“This is where they establish relationships with forests and people, and develop professional field skills,” said Rick Standiford, a UC Cooperative Extension forest management specialist who taught 37 years at Berkeley.
A UC Riverside project is developing an early-warning system to better prevent and control avian influenza, a highly infectious pathogen and a critical problem confronting the U.S. poultry industry.
Channel 30 Action News
The UC Lindcove Research and Extension Center in Tulare County has 15 different types of avocado trees growing on a test plot. Mary Lu Arpaia, UC Cooperative Extension subtropical specialist, hopes to develop a variety which can adapt to the San Joaquin Valley’s cold winter and hot summer temperatures.
Over the past two years, aggressive coyotes have attacked pets or bitten people in a number of Southern California cities. There has been very little research on coyote-human conflicts in urban areas. “The data is an absolute mess,” said Niamh Quinn, a coyote researcher with UC Cooperative Extension in Irvine, who recently authored a study on coyote conflict trends in Southern California.
Orange County Register
Southern California has a new seed library, the San Bernardino County Regional Seed Library at the Chino Basin Water Conservation District in Montclair. “We’re interested in germination quality, yield and any other information that helps with categorizing the seeds,” said Dona Jenkins, coordinator of the UC Cooperative Extension Master Gardeners of San Bernardino County. “Any and all seeds are welcome, but we are focusing on edible ones and those from pollinator plants."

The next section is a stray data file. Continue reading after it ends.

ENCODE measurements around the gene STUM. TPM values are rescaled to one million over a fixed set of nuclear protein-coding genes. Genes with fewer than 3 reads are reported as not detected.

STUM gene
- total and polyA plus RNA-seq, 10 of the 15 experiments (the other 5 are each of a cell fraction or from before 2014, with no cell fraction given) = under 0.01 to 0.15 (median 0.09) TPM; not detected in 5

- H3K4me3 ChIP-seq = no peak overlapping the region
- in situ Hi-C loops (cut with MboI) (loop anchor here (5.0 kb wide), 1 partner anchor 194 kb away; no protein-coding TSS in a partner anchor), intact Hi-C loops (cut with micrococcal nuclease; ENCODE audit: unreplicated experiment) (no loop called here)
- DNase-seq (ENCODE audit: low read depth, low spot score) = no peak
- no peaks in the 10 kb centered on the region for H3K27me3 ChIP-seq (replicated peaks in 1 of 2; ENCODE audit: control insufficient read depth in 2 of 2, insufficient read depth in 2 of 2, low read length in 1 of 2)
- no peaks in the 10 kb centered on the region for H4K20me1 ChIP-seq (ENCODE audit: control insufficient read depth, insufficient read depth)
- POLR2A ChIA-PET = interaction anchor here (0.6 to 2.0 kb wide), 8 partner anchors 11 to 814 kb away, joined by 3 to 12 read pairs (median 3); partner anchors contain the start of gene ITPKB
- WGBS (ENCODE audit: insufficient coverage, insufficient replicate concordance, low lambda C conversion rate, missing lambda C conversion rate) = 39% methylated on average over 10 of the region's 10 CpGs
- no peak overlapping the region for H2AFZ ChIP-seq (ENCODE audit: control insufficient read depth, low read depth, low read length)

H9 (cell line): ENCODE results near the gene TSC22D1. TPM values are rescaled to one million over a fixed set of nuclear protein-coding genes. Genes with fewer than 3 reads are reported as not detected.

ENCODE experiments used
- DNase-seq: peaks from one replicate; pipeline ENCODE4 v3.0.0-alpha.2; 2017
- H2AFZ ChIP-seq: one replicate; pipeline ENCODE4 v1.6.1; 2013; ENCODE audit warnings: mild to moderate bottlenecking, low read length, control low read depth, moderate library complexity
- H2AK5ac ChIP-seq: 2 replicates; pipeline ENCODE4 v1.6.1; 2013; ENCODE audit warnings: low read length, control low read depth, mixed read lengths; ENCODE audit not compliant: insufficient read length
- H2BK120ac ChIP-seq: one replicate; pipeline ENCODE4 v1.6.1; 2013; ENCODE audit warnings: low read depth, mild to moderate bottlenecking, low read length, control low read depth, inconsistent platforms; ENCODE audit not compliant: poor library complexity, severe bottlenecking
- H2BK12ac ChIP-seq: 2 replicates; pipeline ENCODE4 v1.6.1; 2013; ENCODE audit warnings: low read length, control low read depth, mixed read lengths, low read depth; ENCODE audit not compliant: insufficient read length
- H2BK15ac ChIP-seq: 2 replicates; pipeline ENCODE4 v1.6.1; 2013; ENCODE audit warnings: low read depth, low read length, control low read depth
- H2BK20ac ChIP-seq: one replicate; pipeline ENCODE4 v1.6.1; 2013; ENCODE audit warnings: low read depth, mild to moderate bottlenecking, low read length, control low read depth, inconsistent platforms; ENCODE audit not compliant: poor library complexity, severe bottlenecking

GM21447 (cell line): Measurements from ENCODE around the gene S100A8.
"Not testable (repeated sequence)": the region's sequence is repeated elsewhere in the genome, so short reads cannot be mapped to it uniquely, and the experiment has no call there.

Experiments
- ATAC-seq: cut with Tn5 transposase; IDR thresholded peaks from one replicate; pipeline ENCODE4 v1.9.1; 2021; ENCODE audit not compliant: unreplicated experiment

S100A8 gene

Washington Post (sponsored content)
Kate Scow, a UC ANR researcher at UC Davis, has been digging into the science of how healthy soils can not only create productive farmlands, but also store carbon in the ground, where it belongs, rather than in the atmosphere as carbon dioxide. A greater awareness of soil’s ability to sequester carbon and act as a defense against climate change is earning new attention and admiration for a resource most of us treat like dirt.
Record winter rainfall during the 2016-17 winter has enabled farms to emerge from survival mode in the short term, but
In university laboratories and farm fields around the state, growers and researchers are working feverishly to find ways for the state’s orchards, vineyards and row crops to get by with as little water as possible — before the next big drought. The article highlighted work by UCCE specialists Jeff Mitchell, Bob Hutmacher, Jeff Dahlberg, Khaled Bali and advisor Kevin Day.